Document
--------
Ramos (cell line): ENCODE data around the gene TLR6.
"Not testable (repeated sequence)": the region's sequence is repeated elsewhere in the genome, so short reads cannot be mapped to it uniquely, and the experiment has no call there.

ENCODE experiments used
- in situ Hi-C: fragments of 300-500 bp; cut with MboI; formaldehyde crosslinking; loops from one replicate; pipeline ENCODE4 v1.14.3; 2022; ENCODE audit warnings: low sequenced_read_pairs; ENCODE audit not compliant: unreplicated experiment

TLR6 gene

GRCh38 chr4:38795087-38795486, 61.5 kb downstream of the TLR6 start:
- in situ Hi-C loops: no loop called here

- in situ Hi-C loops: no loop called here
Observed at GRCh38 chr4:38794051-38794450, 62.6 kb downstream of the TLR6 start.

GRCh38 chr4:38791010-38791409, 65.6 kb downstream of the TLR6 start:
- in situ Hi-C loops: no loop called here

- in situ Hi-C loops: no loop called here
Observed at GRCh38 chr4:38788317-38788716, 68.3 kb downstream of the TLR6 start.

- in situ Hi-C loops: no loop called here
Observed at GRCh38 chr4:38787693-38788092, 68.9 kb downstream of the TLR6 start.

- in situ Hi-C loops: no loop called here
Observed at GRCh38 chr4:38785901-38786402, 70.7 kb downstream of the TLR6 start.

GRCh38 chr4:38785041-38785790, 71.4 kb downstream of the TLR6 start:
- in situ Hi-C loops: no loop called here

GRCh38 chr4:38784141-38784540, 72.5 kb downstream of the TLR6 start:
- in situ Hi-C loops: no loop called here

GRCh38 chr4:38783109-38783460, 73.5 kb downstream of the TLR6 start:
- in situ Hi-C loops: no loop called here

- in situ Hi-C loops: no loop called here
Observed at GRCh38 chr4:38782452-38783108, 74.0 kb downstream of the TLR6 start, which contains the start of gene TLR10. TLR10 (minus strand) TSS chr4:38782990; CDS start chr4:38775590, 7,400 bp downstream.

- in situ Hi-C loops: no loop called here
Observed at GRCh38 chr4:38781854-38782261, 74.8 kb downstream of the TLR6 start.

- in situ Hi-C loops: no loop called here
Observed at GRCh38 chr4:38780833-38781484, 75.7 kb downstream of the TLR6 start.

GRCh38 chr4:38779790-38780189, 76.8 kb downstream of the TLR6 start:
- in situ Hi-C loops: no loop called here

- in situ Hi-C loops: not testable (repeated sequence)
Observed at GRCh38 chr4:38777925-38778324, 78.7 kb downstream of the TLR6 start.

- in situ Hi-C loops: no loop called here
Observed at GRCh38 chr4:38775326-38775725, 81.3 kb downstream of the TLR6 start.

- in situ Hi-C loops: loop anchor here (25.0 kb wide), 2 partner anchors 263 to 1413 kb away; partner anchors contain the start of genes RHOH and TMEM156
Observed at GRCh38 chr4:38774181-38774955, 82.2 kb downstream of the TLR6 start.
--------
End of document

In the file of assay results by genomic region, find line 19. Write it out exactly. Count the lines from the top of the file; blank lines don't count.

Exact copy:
- in situ Hi-C loops: no loop called here